Rethinking…creating new norms for how we work.
The “Rethinking…” series will explore some of the standard or traditional ways we do our work and why it’s worth rethinking these norms. Although much of our work (and my writing) focuses on motivating change among external audiences, it’s always important to consider what change is needed from within.
Most of what I’ll share are my own personal observations and experiences. I know they won’t hold true for everyone or every institution. Yet, I hope they will provide healthy prompts and inspiration for making small steps towards change in how we work.
Here is the first installment. Enjoy!
Sometimes we need a little feel-good TV viewing to leave our worries behind.
Lately, for me, that has involved watching (okay, BINGE-watching) episodes of Queer Eye.
After watching several of them in a row, I not only feel that my wardrobe needs a major overhaul, I also notice a recurring theme on who the ‘Fab 5’ are called in to help.
Most of them are individuals who are hard at work pursuing their passion and fulfilling a greater purpose, like:
- Rescuing special-needs animals
- Bringing the love of creative writing to children
- Creating homes and supportive communities for the unhomed
- Mobilizing youth for climate action
- Addressing healthcare inequities
The core of each story is the same: this person is SO consumed by their calling that they lose themselves in the process.
Maybe more accurately, they lose a sense of joy. Joy in hobbies. Joy in socializing. Joy in family moments. Joy in self-care.
All members of the Fab 5 reiterate the same message to these individuals: without taking care of the self, we cannot sustain efforts to take care of others.
Bringing our BEST selves to the cause
I can’t help but see myself and my colleagues, peers, and friends in those shows.
How much we give of ourselves to protect the planet, oftentimes putting our own personal needs on the back burner.
I think of the weekends and evenings I worked through, the holidays I missed while traveling, the working vacations I took. All for “the cause”.
Only to eventually be forced to take a break due to getting sick, usually a result of burnout. A recovery period that is not the same as true rest.
It’s not entirely our fault. “The cause” loves the fact that we continue to give and give. That we will sacrifice ourselves for the greater good.
But this is in dire need of rethinking.
Bringing our best selves to this work doesn’t happen through the sheer force of more hours, more emails, more trips, or more meetings.
It happens when we ensure our own personal house is in order. Meaning our minds and bodies are tended to and cared for.
We can do this by:
» Setting boundaries for when we need to be “off the clock.”
» Socializing regularly in a way that restores our energy.
» Allocating time to a hobby.
» Spending time out in nature.
» Enjoying our guilty pleasures from time-to-time, like watching Queer Eye.
» Prioritizing time for self-care.
» Pre-planning our vacation days for the year.
» Carving out dedicated time for rest. Check out this book for the three kinds of rest we need: active, mental, physical.
If you need self-care ideas and inspiration, then check out this blog and webinar on creating a resilience regimen.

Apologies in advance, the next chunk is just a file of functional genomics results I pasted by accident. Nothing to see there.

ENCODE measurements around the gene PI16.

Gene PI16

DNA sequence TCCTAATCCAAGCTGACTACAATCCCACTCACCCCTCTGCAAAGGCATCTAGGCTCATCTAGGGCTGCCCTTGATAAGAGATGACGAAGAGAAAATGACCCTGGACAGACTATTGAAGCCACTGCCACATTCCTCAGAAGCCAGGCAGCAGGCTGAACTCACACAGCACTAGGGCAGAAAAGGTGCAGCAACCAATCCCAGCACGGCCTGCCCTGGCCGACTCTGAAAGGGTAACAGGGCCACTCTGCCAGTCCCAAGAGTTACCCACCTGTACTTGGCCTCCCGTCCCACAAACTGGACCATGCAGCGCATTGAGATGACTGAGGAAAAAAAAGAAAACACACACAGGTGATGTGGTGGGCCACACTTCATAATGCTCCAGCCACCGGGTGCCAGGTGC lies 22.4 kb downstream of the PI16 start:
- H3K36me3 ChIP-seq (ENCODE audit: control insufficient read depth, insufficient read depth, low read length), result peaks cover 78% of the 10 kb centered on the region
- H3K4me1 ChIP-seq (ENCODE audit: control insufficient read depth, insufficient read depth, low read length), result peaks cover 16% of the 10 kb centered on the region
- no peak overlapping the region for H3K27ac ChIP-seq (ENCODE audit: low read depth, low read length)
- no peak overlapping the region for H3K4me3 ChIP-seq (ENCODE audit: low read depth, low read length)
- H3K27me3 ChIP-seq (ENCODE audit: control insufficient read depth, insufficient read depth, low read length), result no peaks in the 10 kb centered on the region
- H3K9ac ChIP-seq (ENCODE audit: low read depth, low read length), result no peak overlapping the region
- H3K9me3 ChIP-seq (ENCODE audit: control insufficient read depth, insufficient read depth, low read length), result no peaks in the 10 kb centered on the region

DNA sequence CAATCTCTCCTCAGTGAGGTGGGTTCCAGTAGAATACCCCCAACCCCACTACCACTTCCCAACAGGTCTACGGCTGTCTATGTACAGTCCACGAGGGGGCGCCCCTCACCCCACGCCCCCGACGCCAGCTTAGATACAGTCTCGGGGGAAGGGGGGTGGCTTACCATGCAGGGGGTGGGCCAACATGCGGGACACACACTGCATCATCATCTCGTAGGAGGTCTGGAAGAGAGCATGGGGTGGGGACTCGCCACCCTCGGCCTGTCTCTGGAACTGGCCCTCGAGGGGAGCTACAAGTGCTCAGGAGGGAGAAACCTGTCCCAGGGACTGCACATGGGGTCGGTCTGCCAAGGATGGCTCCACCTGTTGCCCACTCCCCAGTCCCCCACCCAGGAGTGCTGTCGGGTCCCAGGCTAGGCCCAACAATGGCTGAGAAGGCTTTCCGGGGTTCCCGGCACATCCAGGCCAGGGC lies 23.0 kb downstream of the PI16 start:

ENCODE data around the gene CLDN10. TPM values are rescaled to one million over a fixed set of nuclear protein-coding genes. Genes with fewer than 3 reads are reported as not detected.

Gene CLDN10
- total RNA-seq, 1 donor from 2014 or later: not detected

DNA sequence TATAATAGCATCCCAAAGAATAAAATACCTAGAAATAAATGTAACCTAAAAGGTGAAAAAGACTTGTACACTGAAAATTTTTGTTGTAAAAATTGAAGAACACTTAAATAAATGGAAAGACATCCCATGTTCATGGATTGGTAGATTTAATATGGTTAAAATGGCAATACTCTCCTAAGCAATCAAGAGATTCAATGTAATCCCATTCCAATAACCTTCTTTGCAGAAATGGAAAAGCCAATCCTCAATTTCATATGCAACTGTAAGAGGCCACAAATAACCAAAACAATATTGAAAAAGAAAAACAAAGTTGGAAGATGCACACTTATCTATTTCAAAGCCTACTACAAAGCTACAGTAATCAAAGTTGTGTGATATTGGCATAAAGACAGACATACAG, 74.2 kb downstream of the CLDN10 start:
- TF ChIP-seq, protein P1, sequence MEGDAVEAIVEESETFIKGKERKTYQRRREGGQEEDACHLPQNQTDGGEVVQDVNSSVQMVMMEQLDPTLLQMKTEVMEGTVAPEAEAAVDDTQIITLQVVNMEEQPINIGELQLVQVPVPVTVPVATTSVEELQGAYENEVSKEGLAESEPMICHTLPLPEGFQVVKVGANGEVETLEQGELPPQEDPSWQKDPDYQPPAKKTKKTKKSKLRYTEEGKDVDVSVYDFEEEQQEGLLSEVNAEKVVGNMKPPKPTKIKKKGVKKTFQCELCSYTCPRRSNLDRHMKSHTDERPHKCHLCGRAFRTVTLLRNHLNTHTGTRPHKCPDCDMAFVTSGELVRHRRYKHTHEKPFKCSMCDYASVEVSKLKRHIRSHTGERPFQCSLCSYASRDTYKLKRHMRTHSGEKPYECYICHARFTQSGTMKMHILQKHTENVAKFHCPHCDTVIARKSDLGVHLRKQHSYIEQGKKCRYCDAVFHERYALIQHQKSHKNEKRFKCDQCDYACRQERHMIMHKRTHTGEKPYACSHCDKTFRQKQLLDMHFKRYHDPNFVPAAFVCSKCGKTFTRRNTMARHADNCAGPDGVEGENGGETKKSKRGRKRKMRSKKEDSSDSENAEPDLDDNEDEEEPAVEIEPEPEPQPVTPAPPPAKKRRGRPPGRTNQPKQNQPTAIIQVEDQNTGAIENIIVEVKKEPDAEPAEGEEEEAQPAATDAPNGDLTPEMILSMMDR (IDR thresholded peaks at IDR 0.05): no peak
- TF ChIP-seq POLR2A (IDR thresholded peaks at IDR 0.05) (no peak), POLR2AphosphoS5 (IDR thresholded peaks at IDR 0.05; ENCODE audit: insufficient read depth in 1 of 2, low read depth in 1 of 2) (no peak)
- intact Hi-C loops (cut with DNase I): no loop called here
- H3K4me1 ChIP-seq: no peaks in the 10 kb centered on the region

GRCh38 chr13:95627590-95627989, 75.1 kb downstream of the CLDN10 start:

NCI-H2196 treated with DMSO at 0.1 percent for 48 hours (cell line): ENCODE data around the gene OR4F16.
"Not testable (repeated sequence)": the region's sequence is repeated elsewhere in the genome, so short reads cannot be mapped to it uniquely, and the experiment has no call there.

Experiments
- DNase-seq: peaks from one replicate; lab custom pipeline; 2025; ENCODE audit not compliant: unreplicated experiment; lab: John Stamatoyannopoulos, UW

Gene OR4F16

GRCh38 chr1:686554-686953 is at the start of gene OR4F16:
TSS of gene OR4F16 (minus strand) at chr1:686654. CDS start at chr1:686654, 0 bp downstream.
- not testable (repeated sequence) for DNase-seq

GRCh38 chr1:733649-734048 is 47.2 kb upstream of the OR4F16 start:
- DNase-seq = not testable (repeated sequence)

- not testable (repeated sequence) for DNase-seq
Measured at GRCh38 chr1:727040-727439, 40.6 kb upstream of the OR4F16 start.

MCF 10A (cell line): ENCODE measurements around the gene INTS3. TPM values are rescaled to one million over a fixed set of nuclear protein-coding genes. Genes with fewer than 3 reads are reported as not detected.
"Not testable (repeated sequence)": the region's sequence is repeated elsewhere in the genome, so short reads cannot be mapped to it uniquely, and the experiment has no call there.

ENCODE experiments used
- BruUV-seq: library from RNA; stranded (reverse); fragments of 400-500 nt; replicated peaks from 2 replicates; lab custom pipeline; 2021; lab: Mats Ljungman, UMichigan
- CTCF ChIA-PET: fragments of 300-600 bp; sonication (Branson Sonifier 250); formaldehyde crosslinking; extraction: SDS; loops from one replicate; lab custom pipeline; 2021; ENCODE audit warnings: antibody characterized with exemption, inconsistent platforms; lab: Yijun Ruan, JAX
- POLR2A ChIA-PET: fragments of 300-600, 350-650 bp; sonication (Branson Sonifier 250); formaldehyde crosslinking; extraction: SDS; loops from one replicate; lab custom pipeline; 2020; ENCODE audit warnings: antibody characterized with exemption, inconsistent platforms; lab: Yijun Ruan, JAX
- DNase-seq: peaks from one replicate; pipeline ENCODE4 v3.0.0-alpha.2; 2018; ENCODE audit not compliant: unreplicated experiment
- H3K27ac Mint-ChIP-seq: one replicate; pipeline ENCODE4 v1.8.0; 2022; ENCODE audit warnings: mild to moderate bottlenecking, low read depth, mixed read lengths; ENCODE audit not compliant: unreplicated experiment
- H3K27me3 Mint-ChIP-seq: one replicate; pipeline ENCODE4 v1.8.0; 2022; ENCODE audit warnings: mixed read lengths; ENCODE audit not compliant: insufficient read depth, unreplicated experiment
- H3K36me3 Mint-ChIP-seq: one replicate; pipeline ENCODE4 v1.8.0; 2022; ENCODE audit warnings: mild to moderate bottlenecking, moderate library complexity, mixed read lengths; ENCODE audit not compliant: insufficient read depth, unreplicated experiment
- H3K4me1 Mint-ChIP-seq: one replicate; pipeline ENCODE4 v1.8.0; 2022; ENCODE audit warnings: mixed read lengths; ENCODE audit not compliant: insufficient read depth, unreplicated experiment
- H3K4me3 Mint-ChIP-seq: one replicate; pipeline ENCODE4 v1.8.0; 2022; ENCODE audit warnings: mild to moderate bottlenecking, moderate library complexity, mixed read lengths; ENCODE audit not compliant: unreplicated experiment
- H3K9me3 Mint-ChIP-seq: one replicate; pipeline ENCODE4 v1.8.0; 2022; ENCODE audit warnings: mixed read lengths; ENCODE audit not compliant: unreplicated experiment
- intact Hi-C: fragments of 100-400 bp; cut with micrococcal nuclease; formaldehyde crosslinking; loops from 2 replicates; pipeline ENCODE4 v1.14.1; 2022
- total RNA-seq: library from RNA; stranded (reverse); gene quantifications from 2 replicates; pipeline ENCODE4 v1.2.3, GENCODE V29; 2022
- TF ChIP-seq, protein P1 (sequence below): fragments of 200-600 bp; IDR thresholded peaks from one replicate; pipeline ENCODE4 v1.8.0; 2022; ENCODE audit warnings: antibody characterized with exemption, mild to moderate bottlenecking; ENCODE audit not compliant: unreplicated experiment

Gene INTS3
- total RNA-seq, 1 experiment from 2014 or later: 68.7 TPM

Changing the norm from within
It’s not likely that our places of work will set these boundaries for us.
In my days of being an employee, I rarely heard the phrases “go home”, “we can finish this tomorrow”, or “let’s push this to next week, or next month”, even though many deadlines are internally & arbitrarily set.
I frequently saw the spoken norms of not working at night or on weekends ignored by managers, which ultimately established the true norm of A.B.C., Always Be Conserving (that’s a play on Glengarry Glen Ross).
This is something I would love to see change.
As managers, we should hold ourselves accountable for ensuring our teams and staff are taking care of themselves.
Not since my time working in the advertising industry has a manager kept an eye out for my own signs of reaching burnout. Prompting me to schedule a vacation when she could tell that I was beginning to run on fumes, before I even realized that I was heading down that path.
Nothing along these lines ever occurred when I worked in the nonprofit sector. Not even close.
Even though I was more frequently on the brink of burnout, more dedicated to the cause, more driven to give more of myself.
Yet, these bumpy roads helped me create my own boundaries, like many of the ones I mentioned earlier. When I became a manager, I helped my team members set those boundaries for themselves and kept an eye out for their burnout indicators.
Our institutions won’t be quick to change, yet we can still begin to shift the way we work (individually and within the teams we manage) to emphasize self-care over self-sacrifice.
As the Fab 5 would tell us: we are allowed to take care of the planet AND take care of ourselves.
And as JVN would say: LOVE IT! (IYKYK)
Prompts to get you rethinking…
Where in the next week can you carve out time for you?
Block it off in your calendar! It can be for exercise, meditation, reading, knitting, walking, napping, taking a bath, or whatever. As long as it doesn’t involve work or cleaning your house!
Where do you need to set better boundaries between your work and the rest of your life?
Identify times when you should stop checking for and replying to emails. Consider which notifications on your computer or phone can be turned off, so your off-hours are not disturbed.
If you’re a manager, how can you support and encourage your staff to create these boundaries?
Consider establishing collective team norms around self-care, and aim to demonstrate them for the team as often as possible. Set annual goals for taking vacation and personal days, so they all get used.